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- A chronic, relapsing, pruritic eczematous condition affecting characteristic sites
- Although called atopic, most children with the typical clinical presentation will not have a measurable IgE-mediated sensitivity to allergens.
- System(s) affected: Skin/Exocrine
Environmentally triggered in susceptible individuals
- 45% of all cases begin in the first 6 months of life.
- 70% of affected children will have a spontaneous remission before adolescence.
- Incidence on the rise for the past 3 decades; overall, affects ∼15% of children at some time (US).
- Also may have late-onset dermatitis in adults
- Asians and blacks affected more often than whites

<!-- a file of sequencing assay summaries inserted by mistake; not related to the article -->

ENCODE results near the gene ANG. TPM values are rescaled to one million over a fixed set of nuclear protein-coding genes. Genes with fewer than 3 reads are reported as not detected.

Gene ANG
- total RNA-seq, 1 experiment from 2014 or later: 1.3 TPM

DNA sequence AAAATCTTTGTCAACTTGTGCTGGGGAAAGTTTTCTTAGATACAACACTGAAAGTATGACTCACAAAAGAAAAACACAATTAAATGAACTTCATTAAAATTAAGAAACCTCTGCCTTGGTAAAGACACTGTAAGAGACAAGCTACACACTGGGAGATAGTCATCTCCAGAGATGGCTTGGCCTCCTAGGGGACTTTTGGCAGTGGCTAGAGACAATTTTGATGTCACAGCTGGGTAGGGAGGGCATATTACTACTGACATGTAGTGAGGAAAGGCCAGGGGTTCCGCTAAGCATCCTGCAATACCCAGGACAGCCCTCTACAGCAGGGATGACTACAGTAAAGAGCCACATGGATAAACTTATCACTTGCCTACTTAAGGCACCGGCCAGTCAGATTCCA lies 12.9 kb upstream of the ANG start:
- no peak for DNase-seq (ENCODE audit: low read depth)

- 60% if 1 parent affected; rises to 80% if both parents affected
Etiology and Pathophysiology
- Alteration in stratum corneum results in transepidermal water loss and defect in barrier function.
- Epidermal adhesion is reduced either as a result of: (a) Genetic mutation resulting in altered epidermal proteins or (b) defect in immune regulation causing an altered inflammatory response.
- Interleukin-31 (IL-31) upregulation is thought to be a major factor in pruritus mediated by cytokines and neuropeptides rather than histamine excess (1).
- Arises from gene–gene and gene–environment interactions
- Both epidermal and immune coding likely involved
- “Itch-scratch cycle” (stimulates histamine release)
- Skin infections
- Emotional stress
- Irritating clothes and chemicals
- Excessively hot or cold climate
- Food allergy in children (in some cases)
- Exposure to tobacco smoke
- Family history of atopy:
- Allergic rhinitis
Commonly Associated Conditions
- Food sensitivity/allergy in many cases
- Allergic rhinitis
- Hyper-IgE syndrome (Job syndrome):
- Atopic dermatitis
- Elevated IgE
- Recurrent pyodermas
- Decreased chemotaxis of mononuclear cells